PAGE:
The other day, I was reading delightful instructable by V-Man373, regarding the process of making my very own Gatling Gun Prosthetic arm. I briefly considered following those instructions very closely, but it then occurred to me that for an invidual who uses his hands as much as I do, and much of the time uses them in tandem, having only one functional hand would be a burden on my sanity, no matter how incredible the replacement was.
So I took the basic idea of putting my arm inside a length of PVC, and building upon that platform; however, instead of its sole purpose being weaponry, I set out to build a working mechanical hand on the end.
The following steps might be a tad confusing to some of you, but I reccomend reading the Gatling Gun instructable first, and this one will make a great deal more sense.
The seeming disorder of my process eminates from only loosely following the logical progression of Mockup, Prototype, Final Product.
In fact, what I intended to be my final product became my Mockup/Prototype after considering what Seattle weather would do to a cardboard shipping tube!
Step 1: Conceptualizing
In my father's chaotic assortment of garage-junk, I found a length of cardboard shipping tube that fit my arm quite well; cut in half and shoved inside itself, it was quite sturdy.
More rummaging turned up all manner of metal bits: hinges, plumbing parts, mounds of nuts/bolts/washers, and the like. The most time consuming part of the construction process was drilling, bending, and bolting it all together in the right combination so it fit, and worked to my liking.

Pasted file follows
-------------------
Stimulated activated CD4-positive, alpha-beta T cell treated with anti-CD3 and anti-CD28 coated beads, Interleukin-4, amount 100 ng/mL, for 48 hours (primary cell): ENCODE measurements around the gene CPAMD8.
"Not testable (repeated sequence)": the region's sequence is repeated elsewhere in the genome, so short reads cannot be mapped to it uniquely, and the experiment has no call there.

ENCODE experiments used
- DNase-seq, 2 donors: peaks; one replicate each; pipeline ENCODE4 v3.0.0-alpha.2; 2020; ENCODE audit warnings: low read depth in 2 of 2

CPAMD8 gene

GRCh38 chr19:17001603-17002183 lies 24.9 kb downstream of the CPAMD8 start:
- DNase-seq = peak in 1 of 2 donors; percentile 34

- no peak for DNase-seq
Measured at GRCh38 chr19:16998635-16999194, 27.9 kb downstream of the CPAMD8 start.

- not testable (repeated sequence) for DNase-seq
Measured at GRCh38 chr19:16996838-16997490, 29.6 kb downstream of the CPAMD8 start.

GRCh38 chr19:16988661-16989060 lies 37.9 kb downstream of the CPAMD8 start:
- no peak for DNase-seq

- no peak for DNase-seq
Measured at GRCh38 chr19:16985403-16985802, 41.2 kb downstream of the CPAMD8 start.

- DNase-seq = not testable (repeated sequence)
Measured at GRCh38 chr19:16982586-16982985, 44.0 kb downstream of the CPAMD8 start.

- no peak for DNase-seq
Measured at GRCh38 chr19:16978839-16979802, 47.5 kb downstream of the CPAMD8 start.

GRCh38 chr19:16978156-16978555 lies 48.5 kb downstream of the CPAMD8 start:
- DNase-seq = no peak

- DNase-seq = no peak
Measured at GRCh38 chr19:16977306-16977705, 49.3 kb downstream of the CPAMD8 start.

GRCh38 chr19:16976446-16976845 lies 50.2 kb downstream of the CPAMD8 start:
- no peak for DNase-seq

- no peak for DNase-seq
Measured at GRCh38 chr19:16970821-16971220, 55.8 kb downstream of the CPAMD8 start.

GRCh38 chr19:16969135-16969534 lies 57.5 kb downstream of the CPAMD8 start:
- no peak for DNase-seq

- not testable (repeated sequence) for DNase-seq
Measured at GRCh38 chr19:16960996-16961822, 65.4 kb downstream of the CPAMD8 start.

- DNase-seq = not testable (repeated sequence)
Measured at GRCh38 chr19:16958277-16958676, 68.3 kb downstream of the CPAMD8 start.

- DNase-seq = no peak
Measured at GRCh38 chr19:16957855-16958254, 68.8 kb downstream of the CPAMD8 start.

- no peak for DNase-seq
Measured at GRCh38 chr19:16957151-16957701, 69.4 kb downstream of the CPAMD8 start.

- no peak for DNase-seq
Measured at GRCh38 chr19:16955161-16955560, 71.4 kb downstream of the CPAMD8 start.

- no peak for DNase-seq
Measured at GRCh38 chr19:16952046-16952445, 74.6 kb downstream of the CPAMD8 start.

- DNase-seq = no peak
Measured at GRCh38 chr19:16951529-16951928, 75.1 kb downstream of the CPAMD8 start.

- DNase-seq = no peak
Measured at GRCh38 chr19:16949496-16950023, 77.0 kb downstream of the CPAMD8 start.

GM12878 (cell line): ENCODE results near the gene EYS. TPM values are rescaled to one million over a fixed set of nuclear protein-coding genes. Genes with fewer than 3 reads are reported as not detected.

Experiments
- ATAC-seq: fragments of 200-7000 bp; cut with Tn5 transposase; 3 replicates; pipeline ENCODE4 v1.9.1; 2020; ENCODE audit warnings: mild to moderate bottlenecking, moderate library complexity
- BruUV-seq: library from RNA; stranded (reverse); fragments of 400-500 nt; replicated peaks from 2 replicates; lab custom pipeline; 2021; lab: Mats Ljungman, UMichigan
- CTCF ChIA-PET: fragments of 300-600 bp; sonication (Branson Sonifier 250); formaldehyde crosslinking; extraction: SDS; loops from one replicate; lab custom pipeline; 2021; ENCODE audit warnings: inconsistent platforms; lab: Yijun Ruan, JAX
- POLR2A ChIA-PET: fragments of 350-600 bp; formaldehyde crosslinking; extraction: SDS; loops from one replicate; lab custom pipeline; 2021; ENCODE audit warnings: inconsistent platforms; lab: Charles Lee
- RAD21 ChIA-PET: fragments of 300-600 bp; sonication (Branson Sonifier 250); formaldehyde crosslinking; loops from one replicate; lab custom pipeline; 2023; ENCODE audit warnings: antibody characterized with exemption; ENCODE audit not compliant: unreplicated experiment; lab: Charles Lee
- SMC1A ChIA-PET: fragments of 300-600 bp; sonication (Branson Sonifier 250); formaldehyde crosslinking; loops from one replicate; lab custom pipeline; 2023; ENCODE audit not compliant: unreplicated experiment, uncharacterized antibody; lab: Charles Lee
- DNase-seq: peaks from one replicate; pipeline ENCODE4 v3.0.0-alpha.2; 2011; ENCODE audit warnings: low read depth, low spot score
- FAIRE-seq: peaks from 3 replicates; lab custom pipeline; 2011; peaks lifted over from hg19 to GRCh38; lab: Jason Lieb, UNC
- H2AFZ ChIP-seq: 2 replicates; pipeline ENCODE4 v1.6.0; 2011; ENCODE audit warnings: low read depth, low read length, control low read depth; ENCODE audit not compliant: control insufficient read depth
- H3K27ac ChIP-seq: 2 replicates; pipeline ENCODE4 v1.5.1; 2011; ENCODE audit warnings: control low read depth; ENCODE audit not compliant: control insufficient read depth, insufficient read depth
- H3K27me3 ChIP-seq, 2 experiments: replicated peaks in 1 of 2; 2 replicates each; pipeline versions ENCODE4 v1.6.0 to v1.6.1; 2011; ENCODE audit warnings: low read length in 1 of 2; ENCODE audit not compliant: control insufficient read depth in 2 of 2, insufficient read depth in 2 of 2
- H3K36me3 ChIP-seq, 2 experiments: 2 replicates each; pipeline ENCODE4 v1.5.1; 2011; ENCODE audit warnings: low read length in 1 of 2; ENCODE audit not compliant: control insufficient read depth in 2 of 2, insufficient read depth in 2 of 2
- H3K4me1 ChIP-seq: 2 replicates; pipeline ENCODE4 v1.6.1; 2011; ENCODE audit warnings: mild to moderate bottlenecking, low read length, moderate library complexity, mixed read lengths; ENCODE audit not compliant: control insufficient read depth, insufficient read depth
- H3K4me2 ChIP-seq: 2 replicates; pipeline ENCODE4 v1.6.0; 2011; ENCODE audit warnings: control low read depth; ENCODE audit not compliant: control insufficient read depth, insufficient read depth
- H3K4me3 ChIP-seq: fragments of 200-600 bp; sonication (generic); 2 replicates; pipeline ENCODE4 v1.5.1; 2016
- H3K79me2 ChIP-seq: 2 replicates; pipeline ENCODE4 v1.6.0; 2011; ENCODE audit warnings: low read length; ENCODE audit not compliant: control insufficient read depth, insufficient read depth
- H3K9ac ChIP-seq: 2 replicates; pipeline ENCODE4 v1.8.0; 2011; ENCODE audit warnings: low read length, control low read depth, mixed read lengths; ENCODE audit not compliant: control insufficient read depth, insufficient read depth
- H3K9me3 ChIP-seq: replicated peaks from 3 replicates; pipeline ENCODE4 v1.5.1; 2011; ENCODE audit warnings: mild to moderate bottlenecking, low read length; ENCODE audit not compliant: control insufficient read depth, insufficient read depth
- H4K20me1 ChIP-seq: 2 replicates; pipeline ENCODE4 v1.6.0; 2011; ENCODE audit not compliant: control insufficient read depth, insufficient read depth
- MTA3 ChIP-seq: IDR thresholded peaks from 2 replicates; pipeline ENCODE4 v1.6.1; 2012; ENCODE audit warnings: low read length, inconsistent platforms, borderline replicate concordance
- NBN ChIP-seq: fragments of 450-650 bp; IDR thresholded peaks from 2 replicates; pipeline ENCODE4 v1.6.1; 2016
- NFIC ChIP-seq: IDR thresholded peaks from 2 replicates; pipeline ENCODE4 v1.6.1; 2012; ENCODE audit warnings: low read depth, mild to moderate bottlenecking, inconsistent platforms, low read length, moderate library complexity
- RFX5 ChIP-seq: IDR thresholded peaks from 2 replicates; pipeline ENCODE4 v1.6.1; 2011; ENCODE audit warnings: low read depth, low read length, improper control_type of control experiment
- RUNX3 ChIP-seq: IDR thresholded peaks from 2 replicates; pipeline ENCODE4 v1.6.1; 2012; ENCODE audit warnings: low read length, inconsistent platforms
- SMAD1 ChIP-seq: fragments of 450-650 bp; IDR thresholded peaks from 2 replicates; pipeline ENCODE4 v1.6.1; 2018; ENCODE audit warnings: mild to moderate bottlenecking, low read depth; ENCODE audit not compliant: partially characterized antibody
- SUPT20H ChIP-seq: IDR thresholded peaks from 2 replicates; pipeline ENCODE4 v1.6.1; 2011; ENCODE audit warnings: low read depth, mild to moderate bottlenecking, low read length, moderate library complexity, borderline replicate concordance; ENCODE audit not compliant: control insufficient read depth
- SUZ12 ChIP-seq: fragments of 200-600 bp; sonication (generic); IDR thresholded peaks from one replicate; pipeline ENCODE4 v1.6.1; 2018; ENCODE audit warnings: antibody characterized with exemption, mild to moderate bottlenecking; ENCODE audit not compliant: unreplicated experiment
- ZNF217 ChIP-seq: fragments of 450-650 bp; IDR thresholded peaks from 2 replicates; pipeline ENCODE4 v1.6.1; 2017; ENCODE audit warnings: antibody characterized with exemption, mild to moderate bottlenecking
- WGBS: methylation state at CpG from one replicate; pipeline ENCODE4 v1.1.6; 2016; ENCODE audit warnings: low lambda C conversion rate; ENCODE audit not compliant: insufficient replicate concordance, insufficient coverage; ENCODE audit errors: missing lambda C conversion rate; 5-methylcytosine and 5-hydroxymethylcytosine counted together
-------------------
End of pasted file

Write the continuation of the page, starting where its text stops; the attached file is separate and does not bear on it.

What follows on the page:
Step 2: Gathering Materials
Eventually, practicality triumphed over frugality, and I bicycled to my local hardware store and bought a length of 4" diameter PVC.
Thus, the Final product became the Mockup!
All the while, more ideas for attachments occurred to me: a brass valve was purchased along with the PVC; I thoroughly raided our box of random plumbing bits, adding a flowsensor, some ribbed tubing, more pipe, wires, and various brackets to hold it all onto the main device.
Step 3: Aesthetics
While waiting for parts to dry, I was holding a 1/2" PVC cross junction in my [working] hand, and, like a waterballoon dropped from a zeppelin, the idea of mating the flowsensor assembly to that junction, which would then branch out into hoses, towards... firepower.
My arm would a "business end" in more ways that one!
Step 4: More Aesthetics
I gave it a thorough sanding, inside and out, to help the primer stick, rammed small chunks of scrap PVC into the unneeded holes, and began spraying.
Step 5: Aesthetics Headaches
Clearcoat was in order!
However, one problem arose: the clearcoat reacted with the metallic paint underneath, and blistered it in places. The can stated "dries in 15 minutes or less", but that must not include "stops emmiting fumes". In the end, it looks rather like the inconsistancies and flaws inherent in cast brass. Bully!
Step 6: MWAAAHAAAHAHAHAAAHAAAAAAA
At long last, a good 4 days after the project's beginnings, everything was drilled, filed, hammered, sawed, cut, whittled, tapped, bolted, sanded, painted and assembled!!!
Much maniachal cackling was enjoyed.
Step 7: Afterthoughts
If I make another one of these, I might take a length of 4" pipe, put a PVC reducer coupling on the end, and have the grabber assembly mounted on that, with the control lever running through the smaller pipe hole; a somewhat more elegant solution, which would conceal my stump more effectively. Getting tools inside the pipe to tighten all those bolts would become even more difficult, though.
Also, I did not light this device at all. At some point, I will probably wire red LEDs inside the flamethrowing assembly... perhaps a flashlight mounted inside the main tube, to illuminate what I am grabbing.....